Another preventable tragedy is drawing to a close. The War that has spread death and destruction over a great part of the earth has come to an end in the western countries, and men and women in the fighting forces are anxiously awaiting the signal to go home. Home! Back to the old monotonous life in the office, the shop and the factory, toiling like beasts of burden for the enrichment of those who own the means of production, and with the constant dread of unemployment and penurious old age.
Europe is strewn with cities of the dead, the demented, the hungry and the homeless. Wonderful products of man's age long ingenuity, constructed by the labour of slaves, ancient, mediaeval and modern, have been reduced to shapeless heaps of rubble in a wild orgy of destruction unparalleled in any other period of human history. The unbridled savagery of the uncivilized Vandals and Huns of Antique and Mediaeval times has been surpassed by the calculated savagery of the highly civilized nations of to-day. War is always brutal and when the result of decades of scientific discoveries are centred upon means and methods of carrying on warfare, the brutality and cynical destruction is correspondingly colossal. And even so the last year of the War has shown us that we have only had a taste of things to come if the cause of war is left untouched by the only people who can abolish it—the working class.
The tragic aspect of the last six years is the fact that war solves no working class problem; it even throws up more problems and makes old problems more pressing On the one hand it gives an impetus to methods for reducing the amount of labour required to produce a given amount of wealth, on the other hand it converts thousands of ordinary workers into highly skilled technicians to compete with each other for a relatively reducing number of jobs. Many a trained specialist in different fields of industry will be walking the streets looking for a job in the not far distant future, just as their lesser skilled brethren did a year or two after the last War. And yet it is just the working class that bears the overwhelming burden of War, does nearly all the fighting and makes the principal sacrifices.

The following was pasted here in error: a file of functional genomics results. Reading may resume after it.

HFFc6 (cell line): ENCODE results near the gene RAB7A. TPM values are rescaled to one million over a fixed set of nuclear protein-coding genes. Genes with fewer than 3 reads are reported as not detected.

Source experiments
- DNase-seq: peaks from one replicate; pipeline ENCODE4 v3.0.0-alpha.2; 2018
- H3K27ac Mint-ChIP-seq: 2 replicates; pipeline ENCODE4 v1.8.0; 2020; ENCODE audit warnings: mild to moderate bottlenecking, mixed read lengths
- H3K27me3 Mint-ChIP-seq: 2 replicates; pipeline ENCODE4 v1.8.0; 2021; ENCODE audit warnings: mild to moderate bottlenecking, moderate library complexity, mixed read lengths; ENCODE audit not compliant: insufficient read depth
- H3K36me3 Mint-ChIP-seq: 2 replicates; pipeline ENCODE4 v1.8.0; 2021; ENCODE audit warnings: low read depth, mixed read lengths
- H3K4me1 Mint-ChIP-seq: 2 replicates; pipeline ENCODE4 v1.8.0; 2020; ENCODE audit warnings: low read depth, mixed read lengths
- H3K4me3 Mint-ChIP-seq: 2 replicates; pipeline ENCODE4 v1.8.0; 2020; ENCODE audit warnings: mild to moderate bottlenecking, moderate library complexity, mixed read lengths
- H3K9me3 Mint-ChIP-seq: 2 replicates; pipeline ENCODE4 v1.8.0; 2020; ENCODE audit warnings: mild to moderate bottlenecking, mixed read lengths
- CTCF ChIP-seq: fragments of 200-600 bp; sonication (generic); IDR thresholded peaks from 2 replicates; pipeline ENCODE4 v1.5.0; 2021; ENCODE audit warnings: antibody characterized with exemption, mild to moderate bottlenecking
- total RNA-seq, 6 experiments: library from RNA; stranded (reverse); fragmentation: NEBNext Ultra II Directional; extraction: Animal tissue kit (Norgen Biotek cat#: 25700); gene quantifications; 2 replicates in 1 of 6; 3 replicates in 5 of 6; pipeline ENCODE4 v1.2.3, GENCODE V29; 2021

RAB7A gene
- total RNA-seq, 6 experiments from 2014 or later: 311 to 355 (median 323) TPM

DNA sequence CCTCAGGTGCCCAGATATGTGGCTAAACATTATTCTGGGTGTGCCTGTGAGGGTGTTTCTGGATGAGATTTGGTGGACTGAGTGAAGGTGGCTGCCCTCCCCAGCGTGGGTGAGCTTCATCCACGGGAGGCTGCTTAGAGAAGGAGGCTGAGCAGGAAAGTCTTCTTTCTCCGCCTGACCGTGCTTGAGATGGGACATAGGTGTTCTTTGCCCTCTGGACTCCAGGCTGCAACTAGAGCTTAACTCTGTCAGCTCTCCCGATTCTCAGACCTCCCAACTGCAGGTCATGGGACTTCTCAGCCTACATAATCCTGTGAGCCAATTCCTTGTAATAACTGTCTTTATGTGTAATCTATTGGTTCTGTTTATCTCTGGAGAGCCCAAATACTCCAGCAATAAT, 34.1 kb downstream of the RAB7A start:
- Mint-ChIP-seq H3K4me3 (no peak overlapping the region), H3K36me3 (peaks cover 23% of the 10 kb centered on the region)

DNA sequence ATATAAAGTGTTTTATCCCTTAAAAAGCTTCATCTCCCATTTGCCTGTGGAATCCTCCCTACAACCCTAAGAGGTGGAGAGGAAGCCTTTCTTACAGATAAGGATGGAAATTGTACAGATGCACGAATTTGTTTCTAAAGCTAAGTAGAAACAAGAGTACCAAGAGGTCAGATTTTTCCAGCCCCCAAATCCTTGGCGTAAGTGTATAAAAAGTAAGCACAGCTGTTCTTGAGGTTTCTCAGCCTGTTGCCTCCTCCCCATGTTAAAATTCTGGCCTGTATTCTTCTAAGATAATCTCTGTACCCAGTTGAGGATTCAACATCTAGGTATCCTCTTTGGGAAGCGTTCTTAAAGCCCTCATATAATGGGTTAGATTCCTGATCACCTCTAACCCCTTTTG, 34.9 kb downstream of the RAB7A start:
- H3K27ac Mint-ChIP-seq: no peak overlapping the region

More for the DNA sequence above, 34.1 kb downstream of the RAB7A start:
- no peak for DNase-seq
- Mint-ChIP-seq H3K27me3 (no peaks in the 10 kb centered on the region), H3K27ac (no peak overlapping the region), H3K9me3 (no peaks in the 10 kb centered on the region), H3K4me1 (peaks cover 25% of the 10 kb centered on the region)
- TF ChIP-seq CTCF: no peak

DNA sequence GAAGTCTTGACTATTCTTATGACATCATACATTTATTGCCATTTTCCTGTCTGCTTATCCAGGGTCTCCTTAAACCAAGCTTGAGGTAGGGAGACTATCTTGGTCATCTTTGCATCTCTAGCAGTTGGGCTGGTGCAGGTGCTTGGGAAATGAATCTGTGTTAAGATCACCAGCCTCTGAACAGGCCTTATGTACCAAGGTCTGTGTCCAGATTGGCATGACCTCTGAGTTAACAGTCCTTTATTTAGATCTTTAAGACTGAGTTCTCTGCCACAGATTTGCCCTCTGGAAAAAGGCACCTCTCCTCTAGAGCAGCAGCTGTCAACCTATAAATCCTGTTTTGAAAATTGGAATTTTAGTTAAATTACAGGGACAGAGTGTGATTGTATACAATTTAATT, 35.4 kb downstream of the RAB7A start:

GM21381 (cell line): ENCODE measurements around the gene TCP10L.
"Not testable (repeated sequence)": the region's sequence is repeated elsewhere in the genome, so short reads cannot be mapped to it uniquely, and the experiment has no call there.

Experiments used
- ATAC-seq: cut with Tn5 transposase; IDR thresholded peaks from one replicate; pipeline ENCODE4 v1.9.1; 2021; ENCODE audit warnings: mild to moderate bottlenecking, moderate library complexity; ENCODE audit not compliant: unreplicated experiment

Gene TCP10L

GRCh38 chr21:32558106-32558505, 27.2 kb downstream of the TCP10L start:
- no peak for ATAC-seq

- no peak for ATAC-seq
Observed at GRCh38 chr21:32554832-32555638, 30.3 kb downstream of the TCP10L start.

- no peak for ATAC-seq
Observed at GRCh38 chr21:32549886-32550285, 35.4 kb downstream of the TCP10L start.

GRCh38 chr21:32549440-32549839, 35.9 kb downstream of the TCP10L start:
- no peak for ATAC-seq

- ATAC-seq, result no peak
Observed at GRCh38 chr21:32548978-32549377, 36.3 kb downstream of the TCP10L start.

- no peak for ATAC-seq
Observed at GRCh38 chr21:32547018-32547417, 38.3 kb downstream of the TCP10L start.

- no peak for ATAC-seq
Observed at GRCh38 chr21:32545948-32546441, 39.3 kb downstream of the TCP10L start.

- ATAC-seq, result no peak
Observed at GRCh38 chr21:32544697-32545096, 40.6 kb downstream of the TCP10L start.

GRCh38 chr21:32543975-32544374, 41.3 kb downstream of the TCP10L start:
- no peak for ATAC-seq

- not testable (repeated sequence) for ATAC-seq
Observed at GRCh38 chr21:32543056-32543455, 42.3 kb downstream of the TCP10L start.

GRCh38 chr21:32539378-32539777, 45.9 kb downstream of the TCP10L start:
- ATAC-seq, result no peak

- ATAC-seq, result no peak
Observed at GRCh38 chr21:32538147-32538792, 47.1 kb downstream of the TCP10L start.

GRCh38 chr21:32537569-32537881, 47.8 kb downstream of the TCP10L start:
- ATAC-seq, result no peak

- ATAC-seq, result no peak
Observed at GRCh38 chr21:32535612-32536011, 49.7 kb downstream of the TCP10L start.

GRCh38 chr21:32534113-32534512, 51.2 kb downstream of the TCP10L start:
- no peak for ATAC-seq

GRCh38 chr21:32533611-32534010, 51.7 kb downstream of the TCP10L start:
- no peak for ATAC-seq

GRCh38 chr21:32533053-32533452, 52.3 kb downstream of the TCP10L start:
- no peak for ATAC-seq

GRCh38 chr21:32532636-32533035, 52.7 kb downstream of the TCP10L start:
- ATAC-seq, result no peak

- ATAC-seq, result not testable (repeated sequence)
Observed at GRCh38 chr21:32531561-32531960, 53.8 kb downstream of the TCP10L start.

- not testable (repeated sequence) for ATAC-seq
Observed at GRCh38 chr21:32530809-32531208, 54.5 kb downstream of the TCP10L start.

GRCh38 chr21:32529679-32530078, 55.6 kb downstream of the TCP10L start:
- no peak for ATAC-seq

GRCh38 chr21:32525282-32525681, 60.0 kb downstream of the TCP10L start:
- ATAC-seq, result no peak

We now learn that the new world for which so many were called upon to struggle, and for which so many laid down their lives, is not yet. Food in the world is short, transport is ruined, the destruction of bomb and gun must first be made good before any improvement can be expected. We are exhorted to forgo the alleged fruits of “victory", tighten our belts and produce as voluminously as possible so that industry may get on its feet again.
The glowing promises of the early days of the War have gradually dimmed and in place of them we are urged to think of the starving peoples, of the vanished trade, and of anything else that can fob the workers off demanding the beautiful world of dreams by which they were seduced to the battlefields and the bomb devastated workshops. Not for them the type of dinner given by Mr Eden to a select party of diplomats at San Francisco which, according to the Daily Express (3/5/45) consisted of: Martini cocktails or tomato juice; oysters; sirloin steak; new peas, asparagus, potatoes au gratin; ice-cream ring with chopped fresh strawberries, small cakes, champagne. Yes, we must think of starving Europe, deny ourselves and work, but the exalted emissaries of our masters are permitted to forget—and eat.
In the meantime the capitalists of the different nations are completing their plans to fight each other in an economic war for markets, sources of supply and lines of traffic. Already British and American interests have fallen foul of each other over oil and airlines, shipping and island bases. And the scramble is only beginning.